ARTS & CULTURE
10/16/2013 08:15 am ET Updated Oct 16, 2013

Zanele Muholi Captures The Faces Of Black LGBTI Communities In South Africa

Zanele Muholi is a photographer and visual activist who hails from South Africa. Combining her passion for art and her commitment to addressing social injustice, she tackles the subject of LGBTI rights across the world, focusing primarily on her home country in order to redefine the stereotypes associated with gender and sexuality.

Muholi's efforts have not gone unnoticed. The artist was recently honored by Pittsburgh’s Carnegie Museum of Art as the 2013 winner of the Carnegie International Fine Prize. The organization praised her series "Faces and Phases" in particular, a project that transforms portraiture into a campaign aimed at combatting discrimination and violence against LGBTI communities.

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Zanele Muholi, Mpumi Moeti, Kwanele South, Katlehong, Johannesburg, 2012, Silver gelatin print, Image size: 76.5 x 50.5cm

Muholi's photographs, as well as her past video projects, are meant to increase the visibility of gay and transgender individuals in black communities. By producing a multitude of powerful, positive portraits, she seeks to alter the cultural conversation in countries like South Africa and beyond. The subjects of her photographs are shown fearless, staring defiantly at the camera, while viewers are invited to confront their own preconceptions about race, sexuality and gender.

"What does an African lesbian look like?" Muholi asks in a statement for the series. "Is there a lesbian aesthetic or do we express our gendered, racialised and classed selves [sic] in rich and diverse ways?"

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Zanele Muholi, Mutsa Honnor, Harare, Zimbabwe, 2011, Silver gelatin print, Image size: 76.5 x 50.5cm

Together, the images collected in "Faces and Phases" work as a historic archive of the family, friends and lovers who count themselves as members of the LGBTI community, casting light on the complex identities that exist for gay and transgender people. At the same time, the photographs harken back to the apartheid era, when citizens were required to carry passport-like portraits on their person. Muholi reappropriates the portrait image, raising awareness of the issues LGBTI citizens still encounter.

"Every individual in my photographs has her own or his own story to tell. But sadly we come from spaces in which most black people never had that opportunity," Muholi explained in an interview with The New Statesman. "I’m not [here] to speak for the people, but to share and change the portrayal of black bodies... It’s about time that we bring positive imagery of us in space where we are there, but hardly seen.”

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Zanele Muholi, Ayanda Radebe, Vosloorus, Johannesburg, 2011, Silver gelatin print, Image size: 76.5 x 50.5cm

So far, Muholi has captured over 60 portraits, with the hopes of collecting 500 snapshots of black LGBTI communities around the world. The effort is no small feat -- especially given the fact that the artist was only recently the target of a burglary, an attack that resulted in the targeted theft of over 20 hard drives full of archival material.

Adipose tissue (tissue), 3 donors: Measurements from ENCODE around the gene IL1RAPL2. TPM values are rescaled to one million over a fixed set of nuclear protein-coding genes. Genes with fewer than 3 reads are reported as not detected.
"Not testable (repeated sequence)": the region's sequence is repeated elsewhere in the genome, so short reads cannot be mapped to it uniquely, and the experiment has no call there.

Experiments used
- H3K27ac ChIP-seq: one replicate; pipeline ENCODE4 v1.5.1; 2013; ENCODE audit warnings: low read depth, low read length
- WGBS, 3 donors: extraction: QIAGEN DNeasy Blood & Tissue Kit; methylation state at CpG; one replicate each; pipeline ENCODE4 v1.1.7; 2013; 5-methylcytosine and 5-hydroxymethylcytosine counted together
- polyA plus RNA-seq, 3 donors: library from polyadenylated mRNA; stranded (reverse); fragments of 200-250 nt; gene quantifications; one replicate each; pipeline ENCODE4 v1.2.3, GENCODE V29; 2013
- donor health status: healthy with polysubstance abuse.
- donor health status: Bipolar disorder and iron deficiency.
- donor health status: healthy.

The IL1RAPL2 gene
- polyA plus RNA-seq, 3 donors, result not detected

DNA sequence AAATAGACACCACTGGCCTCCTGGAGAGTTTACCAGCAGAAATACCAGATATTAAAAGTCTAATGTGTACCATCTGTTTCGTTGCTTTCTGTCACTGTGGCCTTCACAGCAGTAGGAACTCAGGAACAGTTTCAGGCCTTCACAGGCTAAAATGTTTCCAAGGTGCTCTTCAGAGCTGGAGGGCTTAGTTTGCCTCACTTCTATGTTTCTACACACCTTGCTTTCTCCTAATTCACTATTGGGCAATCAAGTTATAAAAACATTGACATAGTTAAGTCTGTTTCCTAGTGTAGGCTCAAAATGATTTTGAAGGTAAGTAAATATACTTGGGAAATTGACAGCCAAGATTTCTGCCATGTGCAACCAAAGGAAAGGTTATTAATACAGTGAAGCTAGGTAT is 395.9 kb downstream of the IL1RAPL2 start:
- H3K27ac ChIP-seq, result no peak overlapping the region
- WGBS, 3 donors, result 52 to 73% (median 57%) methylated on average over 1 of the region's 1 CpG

Scroll through a selection of images from "Faces and Phases" below and let us know your thoughts on Muholi's daring project in the comments.

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Zanele Muholi, Lynette Mokhooa, KwaThema Community Hall, Springs, Johannesburg, 2011, Silver gelatin print, Image size: 76.5 x 50.5cm

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Zanele Muholi, Ayanda Msiza, KwaThema Community Hall, Springs, Johannesburg, 2011, Silver gelatin print, Image size: 76.5 x 50.5cm

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Zanele Muholi, Ayanda Magoloza, Kwanele South, Katlehong, Johannesburg, 2012, Silver gelatin print, Image size: 76.5 x 50.5cm

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Debora Dlamini, KwaThema Community Hall, Springs, Johannesburg, 2011, Silver gelatin print, Image size: 76.5 x 50.5cm

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Hlomela Msesele, Makhaza, Khayelitsha, Cape Town, 2011, Silver gelatin print, Image size: 76.5 x 50.5cm

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Kebarileng Sebetoane, Parktown, Johannesburg, 2012, Silver gelatin print, Image size: 76.5 x 50.5cm

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Miles Tanhira, Harare, Zimbabwe, 2011, Silver gelatin print, Image size: 76.5 x 50.5cm

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Noluthando 'Tebhasi' Sibisi, Pietermaritzburg, KwaZulu Natal, 2012, Silver gelatin print, Image size: 76.5 x 50.5cm

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Ayanda Mqakayi, Nyanga East, Cape Town, 2011, Silver gelatin print, Image size: 76.5 x 50.5cm

The 2013 Carnegie International exhibition will be on view in Pittsburgh until March 16, 2014.

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